All this … grows out of a tragic misconception of time that will inevitably cure all ills. Actually time is neutral. It can be used either destructively or constructively. I am coming to feel that the people of ill will have used time much more effectively than the people of good will. We will have to repent in this generation not merely for the vitriolic words and actions of the bad people, but for the appalling silence of the good people. We must come to see that human progress never rolls in on wheels of inevitability. It comes through the tireless efforts and persistent work of men willing to be co-workers with God, and without this hard work time itself becomes an ally of the forces of social stagnation. We must use time creatively, and forever realize that the time is always ripe to do right. Now is the time to make real the promise of democracy, and transform our pending national elegy into a creative psalm of brotherhood. Now is the time to lift out national policy from the quicksand of racial injustice to the solid rock of human dignity.

He goes on to explore the expatiation of the legal system for the unjust ends of those in power:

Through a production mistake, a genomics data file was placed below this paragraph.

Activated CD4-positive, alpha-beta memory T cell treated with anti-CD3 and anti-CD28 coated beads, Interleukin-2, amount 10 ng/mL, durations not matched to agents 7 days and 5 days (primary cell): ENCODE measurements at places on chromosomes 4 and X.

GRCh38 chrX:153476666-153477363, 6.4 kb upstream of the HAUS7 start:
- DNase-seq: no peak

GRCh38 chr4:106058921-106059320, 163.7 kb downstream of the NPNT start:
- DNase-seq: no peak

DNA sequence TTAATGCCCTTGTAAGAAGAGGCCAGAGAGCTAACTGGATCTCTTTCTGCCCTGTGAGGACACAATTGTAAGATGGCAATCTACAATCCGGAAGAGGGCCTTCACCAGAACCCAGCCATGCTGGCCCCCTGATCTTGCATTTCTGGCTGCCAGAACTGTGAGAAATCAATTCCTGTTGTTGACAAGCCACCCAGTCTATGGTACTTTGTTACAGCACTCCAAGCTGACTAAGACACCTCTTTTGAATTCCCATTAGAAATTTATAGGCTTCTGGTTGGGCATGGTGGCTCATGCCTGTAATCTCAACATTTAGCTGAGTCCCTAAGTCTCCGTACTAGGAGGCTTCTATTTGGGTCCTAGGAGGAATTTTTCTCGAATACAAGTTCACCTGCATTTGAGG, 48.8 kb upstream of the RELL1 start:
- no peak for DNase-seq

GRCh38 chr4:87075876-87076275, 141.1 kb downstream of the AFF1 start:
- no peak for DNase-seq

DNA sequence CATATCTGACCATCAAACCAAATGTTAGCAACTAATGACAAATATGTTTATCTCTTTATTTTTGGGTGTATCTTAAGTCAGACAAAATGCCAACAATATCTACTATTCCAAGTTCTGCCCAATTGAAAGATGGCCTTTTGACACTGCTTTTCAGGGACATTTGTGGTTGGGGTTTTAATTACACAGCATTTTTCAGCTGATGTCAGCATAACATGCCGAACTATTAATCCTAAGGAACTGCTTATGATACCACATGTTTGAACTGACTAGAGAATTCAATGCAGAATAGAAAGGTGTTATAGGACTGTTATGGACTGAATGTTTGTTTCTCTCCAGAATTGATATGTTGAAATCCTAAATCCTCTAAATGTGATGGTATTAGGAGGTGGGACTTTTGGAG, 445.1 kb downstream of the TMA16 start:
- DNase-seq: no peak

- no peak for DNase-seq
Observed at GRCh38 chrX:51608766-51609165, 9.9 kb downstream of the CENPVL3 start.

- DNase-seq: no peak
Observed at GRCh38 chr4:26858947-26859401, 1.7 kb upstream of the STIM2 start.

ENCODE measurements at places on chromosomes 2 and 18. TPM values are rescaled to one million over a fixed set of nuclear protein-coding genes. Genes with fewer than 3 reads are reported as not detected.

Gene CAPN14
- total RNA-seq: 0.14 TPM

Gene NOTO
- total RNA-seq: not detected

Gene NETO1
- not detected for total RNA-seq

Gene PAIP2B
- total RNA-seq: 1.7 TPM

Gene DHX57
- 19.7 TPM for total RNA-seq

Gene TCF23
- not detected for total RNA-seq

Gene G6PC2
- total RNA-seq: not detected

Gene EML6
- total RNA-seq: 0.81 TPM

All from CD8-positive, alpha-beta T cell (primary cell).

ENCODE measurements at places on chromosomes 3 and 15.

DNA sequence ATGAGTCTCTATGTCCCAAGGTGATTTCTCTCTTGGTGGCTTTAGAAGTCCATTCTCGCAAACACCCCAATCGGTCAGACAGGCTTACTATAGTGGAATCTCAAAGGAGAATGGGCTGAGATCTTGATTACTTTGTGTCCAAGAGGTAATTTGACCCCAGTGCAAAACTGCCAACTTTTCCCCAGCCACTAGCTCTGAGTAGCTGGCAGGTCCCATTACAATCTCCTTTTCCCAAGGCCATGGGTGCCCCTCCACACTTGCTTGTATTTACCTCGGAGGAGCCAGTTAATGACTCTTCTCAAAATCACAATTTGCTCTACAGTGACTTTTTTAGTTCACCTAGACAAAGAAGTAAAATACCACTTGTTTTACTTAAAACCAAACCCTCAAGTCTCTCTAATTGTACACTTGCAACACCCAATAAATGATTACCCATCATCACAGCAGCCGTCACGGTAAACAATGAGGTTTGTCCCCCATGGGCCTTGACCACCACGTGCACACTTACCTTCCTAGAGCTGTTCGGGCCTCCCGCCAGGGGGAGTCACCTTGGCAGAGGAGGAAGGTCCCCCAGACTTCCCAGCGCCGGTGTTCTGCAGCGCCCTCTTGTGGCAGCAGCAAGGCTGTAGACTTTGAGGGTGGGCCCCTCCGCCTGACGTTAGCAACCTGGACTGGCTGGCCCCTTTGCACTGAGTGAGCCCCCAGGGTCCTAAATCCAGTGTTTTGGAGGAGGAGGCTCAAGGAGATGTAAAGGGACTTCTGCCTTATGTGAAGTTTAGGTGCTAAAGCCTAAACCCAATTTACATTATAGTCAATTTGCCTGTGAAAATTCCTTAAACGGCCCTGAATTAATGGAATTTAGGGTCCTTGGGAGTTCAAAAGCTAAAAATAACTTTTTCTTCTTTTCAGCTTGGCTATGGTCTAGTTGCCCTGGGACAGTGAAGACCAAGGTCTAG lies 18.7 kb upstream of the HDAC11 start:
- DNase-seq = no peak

There are two types of laws: There are just and unjust laws. I would agree with St. Augustine that “an unjust law is no law at all.” … An unjust law is a code that is out of harmony with the moral law. To put it in the terms of St. Thomas Aquinas: An unjust law is a human law that is not rooted in eternal law and natural law. Any law that uplifts human personality is just. Any law that degrades human personality is unjust. All segregation statutes are unjust because segregation distorts the soul and damages the personality. It gives the segregator a false sense of superiority and the segregated a false sense of inferiority. To use the words of Martin Buber, the Jewish philosopher, segregation substitutes an “I-it” relationship for an “I-thou” relationship and ends up relegating persons to the status of things. So segregation is not only politically, economically and sociologically unsound, but it is morally wrong…

[…]

An unjust law is a code that a majority inflicts on a minority group that is not binding on itself. This is difference made legal. On the other hand, a just law is a code that a majority compels a minority to follow and that it is willing to follow itself. This is sameness made legal.